11. Enhanced functional connectivity properties of human brains during in-situ nature experience

    Directory of Open Access Journals (Sweden)

    Zheng Chen

    2016-07-01

    Full Text Available In this study, we investigated the impacts of in-situ nature and urban exposure on human brain activities and their dynamics. We randomly assigned 32 healthy right-handed college students (mean age = 20.6 years, SD = 1.6; 16 males to a 20 min in-situ sitting exposure in either a nature (n = 16 or urban environment (n = 16 and measured their Electroencephalography (EEG signals. Analyses revealed that a brief in-situ restorative nature experience may induce more efficient and stronger brain connectivity with enhanced small-world properties compared with a stressful urban experience. The enhanced small-world properties were found to be correlated with “coherent” experience measured by Perceived Restorativeness Scale (PRS. Exposure to nature also induces stronger long-term correlated activity across different brain regions with a right lateralization. These findings may advance our understanding of the functional activities during in-situ environmental exposures and imply that a nature or nature-like environment may potentially benefit cognitive processes and mental well-being.

  12. Enhancing cultural competence: trans-atlantic experiences of European and Canadian nursing students.

    Science.gov (United States)

    Koskinen, Liisa; Campbell, Barbara; Aarts, Clara; Chassé, France; Hemingway, Ann; Juhansoo, Tiina; Mitchell, Maureen P; Marquis, France L; Critchley, Kim A; Nordstrom, Pamela M

    2009-12-01

    This paper describes the enhancement of cultural competence through trans-Atlantic rural community experiences of European and Canadian nursing students using critical incident technique (CIT) as the students' reflective writing method. The data generated from 48 students' recordings about 134 critical incidents over a 2-year project were analysed by qualitative content analysis. Five main learning categories were identified as: cross-cultural ethical issues; cultural and social differences; health-care inequalities; population health concerns; and personal and professional awareness. Four emergent cultural perspectives for the health sector that became apparent from the reflections were: health promotion realm; sensitivity to social and cultural aspects of people's lives; channels between the health sector and society; cultural language and stories of local people. CIT was successfully used to foster European and Canadian undergraduate students' cultural reflections resulting in considerations and suggestions for future endeavours to enhance cultural competence in nursing education.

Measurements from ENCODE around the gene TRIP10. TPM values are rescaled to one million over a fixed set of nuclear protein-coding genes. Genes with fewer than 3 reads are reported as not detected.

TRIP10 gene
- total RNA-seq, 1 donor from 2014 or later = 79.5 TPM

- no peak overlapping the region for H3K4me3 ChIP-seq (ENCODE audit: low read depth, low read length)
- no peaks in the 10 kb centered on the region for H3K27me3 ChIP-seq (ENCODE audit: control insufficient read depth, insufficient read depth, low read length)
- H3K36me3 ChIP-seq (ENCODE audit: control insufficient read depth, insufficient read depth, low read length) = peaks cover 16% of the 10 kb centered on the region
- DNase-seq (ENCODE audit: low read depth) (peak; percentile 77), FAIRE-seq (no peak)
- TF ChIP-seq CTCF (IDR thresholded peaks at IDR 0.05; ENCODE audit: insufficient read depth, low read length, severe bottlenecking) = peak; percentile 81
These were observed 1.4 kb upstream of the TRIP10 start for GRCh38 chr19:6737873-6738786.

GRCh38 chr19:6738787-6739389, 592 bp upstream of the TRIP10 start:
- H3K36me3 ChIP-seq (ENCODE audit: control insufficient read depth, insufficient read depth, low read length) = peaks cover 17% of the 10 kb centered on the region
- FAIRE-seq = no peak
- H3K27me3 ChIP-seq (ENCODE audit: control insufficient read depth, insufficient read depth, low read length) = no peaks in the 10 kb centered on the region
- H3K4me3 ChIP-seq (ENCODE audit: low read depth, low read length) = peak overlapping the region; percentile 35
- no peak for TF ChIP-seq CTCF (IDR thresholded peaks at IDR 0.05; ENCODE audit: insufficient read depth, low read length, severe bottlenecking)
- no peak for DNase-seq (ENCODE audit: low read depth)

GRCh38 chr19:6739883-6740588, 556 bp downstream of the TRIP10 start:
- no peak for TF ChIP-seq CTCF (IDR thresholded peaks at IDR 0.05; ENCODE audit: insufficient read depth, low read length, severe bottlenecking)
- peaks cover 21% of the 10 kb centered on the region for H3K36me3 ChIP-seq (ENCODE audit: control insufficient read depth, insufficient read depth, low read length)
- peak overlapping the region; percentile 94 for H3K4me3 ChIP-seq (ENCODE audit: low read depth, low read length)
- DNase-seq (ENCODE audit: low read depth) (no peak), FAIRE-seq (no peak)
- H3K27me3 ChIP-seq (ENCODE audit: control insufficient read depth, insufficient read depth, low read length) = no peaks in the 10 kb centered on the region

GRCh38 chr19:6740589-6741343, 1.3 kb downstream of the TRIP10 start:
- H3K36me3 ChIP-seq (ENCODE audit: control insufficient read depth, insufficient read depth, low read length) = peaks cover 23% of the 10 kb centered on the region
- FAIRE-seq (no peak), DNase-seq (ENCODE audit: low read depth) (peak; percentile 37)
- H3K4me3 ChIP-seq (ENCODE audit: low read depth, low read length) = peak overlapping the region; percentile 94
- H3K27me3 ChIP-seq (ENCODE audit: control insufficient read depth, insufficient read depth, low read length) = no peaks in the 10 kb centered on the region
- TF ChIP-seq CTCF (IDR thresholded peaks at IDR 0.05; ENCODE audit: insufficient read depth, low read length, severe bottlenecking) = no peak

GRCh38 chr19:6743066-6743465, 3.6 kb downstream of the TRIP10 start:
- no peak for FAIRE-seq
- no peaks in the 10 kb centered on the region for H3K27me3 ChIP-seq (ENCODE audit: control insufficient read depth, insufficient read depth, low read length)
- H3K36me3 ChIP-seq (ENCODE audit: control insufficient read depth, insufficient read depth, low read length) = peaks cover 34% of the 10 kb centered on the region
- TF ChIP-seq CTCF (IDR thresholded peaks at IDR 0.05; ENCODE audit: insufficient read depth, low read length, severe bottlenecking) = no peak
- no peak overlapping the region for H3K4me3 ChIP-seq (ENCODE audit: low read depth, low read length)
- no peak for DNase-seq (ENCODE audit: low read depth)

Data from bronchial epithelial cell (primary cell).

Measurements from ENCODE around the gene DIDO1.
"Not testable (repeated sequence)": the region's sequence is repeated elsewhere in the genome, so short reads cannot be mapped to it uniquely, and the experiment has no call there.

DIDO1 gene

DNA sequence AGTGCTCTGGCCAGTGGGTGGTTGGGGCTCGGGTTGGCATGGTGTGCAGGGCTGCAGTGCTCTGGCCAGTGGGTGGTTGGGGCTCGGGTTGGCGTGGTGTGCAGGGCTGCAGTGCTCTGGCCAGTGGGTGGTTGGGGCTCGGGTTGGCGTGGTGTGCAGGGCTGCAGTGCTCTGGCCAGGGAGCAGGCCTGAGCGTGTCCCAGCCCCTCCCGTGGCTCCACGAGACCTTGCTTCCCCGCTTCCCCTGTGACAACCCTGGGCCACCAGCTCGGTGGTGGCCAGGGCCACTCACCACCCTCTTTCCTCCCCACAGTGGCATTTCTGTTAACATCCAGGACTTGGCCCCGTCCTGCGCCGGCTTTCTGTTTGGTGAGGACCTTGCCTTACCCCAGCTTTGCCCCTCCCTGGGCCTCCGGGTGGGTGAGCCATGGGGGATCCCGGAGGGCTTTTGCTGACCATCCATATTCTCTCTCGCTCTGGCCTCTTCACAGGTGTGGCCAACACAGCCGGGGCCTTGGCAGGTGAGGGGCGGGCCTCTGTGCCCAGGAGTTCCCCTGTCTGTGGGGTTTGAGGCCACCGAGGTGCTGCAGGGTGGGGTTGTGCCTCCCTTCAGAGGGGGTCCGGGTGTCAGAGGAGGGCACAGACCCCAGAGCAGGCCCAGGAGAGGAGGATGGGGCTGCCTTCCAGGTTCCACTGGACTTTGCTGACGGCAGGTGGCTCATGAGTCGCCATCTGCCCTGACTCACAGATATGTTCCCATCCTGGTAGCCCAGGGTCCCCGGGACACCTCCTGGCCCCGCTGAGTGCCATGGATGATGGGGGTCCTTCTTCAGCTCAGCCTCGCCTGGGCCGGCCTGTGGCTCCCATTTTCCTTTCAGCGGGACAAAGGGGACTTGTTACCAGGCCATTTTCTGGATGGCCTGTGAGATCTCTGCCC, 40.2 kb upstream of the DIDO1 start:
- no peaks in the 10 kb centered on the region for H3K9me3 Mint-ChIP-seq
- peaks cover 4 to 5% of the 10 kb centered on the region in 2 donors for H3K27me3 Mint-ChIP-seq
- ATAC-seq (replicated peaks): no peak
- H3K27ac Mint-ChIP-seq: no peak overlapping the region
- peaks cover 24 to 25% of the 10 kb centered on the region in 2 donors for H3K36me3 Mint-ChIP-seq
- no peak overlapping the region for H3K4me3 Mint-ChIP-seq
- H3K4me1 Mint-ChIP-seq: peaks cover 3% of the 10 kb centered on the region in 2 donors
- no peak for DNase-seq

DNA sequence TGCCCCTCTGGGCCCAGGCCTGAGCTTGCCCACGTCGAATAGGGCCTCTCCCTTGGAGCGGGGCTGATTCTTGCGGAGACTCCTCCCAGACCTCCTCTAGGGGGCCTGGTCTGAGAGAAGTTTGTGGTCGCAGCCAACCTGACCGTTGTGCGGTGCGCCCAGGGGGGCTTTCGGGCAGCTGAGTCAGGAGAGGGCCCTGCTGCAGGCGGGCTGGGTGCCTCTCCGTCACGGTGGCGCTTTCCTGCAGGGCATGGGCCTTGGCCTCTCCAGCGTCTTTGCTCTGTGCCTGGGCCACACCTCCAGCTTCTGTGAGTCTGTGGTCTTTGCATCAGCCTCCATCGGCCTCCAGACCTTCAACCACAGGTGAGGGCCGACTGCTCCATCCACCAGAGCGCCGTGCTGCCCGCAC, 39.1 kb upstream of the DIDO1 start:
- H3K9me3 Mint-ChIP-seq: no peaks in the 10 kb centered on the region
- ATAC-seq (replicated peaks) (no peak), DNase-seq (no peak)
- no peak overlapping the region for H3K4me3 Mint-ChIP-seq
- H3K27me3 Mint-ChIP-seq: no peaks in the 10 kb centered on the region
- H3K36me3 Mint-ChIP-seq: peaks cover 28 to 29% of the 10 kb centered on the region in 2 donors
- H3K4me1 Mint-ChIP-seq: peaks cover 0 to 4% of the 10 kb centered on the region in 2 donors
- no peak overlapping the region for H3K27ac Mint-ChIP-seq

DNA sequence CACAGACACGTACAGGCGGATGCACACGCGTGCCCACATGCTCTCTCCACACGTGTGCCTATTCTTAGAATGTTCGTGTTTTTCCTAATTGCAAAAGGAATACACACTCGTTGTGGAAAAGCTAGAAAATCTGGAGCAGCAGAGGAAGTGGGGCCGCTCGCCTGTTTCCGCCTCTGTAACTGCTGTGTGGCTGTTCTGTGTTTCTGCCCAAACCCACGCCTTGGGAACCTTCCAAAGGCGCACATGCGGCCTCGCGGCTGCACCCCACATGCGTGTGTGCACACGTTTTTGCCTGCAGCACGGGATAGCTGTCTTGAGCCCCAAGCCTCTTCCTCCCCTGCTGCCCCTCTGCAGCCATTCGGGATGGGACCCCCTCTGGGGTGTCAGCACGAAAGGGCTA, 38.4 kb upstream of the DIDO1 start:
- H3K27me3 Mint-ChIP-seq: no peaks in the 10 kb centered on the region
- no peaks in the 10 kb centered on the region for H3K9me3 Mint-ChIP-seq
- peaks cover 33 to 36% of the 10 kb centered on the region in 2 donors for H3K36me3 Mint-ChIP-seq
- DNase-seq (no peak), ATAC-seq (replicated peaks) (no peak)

13. Using Sound-Taste Correspondences to Enhance the Subjective Value of Tasting Experiences

    Directory of Open Access Journals (Sweden)

    Felipe eReinoso Carvalho

    2015-09-01

    Full Text Available The soundscapes of those places where we eat and drink can influence our perception of taste. Here, we investigated whether contextual sound would enhance the subjective value of a tasting experience. The customers in a chocolate shop were invited to take part in an experiment in which they had to evaluate a chocolate’s taste while listening to an auditory stimulus. Four different conditions were presented to four different groups in a between-participants design. Envisioning a more ecological approach, a pre-recorded piece of popular music and the shop’s own soundscape were used as the sonic stimuli. The results revealed that not only did the customers report having a significantly better tasting experience when the sounds were presented as part of the food’s identity, but they were also willing to pay significantly more for the experience. The method outlined here paves a new approach to dealing with the design of multisensory tasting experiences, and gastronomic situations.

  14. Transforming Experience: The Potential of Augmented Reality and Virtual Reality for Enhancing Personal and Clinical Change

    Directory of Open Access Journals (Sweden)

    Giuseppe Riva

    2016-09-01